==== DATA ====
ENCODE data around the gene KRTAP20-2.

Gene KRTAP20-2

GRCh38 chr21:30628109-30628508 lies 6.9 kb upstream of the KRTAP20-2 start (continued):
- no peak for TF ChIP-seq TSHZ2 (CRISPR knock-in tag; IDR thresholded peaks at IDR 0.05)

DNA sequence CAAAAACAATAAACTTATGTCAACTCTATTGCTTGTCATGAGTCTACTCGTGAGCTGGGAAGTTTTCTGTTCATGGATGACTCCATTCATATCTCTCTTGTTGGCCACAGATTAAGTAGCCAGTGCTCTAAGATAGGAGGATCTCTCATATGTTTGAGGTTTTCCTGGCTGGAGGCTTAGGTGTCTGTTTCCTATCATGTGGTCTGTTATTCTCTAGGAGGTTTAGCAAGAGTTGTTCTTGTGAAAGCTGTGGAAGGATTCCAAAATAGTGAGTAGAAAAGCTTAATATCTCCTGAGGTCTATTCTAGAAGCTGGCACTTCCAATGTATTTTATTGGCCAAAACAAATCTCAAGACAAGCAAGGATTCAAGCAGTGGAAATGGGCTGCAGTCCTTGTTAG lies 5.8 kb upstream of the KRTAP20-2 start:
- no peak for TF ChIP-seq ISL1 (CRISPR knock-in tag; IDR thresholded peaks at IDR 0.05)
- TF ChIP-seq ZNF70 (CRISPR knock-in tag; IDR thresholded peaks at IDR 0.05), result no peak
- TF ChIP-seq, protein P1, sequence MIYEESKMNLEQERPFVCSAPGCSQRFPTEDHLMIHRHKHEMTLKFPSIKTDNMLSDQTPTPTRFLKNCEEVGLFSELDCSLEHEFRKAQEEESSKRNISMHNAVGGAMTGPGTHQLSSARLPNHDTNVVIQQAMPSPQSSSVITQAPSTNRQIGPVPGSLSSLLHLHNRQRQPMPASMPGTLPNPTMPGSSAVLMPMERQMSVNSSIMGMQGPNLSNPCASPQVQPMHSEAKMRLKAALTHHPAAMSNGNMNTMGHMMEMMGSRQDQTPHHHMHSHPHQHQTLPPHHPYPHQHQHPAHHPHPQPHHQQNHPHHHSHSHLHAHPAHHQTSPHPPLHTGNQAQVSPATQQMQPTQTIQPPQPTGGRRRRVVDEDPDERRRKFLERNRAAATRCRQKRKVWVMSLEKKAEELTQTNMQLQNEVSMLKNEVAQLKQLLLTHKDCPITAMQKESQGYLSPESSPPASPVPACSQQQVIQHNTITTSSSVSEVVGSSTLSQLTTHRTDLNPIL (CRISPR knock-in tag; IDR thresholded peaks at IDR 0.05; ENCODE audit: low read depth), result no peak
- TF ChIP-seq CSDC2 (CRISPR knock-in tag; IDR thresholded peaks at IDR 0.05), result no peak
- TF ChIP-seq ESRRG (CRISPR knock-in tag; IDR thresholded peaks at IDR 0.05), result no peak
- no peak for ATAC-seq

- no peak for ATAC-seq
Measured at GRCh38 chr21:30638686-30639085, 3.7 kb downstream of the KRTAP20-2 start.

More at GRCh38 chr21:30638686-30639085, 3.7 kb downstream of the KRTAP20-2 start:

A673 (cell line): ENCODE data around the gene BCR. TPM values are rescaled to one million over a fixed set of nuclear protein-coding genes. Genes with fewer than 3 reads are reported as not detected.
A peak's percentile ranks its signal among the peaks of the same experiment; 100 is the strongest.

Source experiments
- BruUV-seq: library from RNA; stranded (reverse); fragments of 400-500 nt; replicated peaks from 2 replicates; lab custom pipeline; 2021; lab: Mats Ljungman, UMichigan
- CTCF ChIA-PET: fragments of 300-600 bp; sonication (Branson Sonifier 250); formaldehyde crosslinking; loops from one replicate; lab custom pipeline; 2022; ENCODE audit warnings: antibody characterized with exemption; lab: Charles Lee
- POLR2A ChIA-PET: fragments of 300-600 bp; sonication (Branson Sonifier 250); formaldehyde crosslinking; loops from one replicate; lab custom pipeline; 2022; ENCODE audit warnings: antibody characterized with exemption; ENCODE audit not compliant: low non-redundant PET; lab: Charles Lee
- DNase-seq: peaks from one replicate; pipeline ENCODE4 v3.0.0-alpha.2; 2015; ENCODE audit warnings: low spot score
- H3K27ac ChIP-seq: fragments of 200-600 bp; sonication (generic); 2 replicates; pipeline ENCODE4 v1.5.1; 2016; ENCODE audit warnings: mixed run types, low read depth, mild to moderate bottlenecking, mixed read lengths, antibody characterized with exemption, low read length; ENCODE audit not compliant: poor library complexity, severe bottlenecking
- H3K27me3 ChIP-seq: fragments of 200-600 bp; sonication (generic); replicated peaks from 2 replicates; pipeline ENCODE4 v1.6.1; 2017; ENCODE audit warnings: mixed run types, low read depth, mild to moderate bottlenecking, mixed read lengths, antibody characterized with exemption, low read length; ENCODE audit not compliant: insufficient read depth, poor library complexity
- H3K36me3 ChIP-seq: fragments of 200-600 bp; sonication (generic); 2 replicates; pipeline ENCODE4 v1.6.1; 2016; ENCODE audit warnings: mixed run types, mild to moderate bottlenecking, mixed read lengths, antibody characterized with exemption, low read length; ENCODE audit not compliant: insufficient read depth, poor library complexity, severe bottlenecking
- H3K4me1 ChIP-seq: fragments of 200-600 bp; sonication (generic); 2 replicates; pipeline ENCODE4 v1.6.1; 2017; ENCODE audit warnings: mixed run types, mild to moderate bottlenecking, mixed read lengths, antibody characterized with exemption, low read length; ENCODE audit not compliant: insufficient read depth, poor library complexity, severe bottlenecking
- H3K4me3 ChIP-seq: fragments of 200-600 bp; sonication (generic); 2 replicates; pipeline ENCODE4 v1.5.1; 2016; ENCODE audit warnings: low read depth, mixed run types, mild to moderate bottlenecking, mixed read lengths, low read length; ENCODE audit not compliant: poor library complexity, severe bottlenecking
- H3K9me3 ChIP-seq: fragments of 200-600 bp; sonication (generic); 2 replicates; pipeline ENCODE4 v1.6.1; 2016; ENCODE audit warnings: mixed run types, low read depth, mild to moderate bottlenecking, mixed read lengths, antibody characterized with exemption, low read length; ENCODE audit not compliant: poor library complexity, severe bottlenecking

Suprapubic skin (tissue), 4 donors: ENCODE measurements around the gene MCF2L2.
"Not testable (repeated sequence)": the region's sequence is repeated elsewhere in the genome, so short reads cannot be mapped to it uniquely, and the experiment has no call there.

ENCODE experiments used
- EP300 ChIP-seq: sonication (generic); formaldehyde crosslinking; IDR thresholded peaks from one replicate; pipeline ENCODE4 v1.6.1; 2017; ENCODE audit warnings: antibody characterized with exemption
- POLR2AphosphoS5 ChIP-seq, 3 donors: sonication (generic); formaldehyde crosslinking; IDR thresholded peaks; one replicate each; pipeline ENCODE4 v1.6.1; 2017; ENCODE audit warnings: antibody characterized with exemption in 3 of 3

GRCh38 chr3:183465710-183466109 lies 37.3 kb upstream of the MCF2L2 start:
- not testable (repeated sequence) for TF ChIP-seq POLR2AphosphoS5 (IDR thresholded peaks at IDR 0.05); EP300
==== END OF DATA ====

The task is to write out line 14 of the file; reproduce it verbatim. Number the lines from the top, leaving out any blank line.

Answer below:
More at GRCh38 chr21:30638686-30639085, 3.7 kb downstream of the KRTAP20-2 start: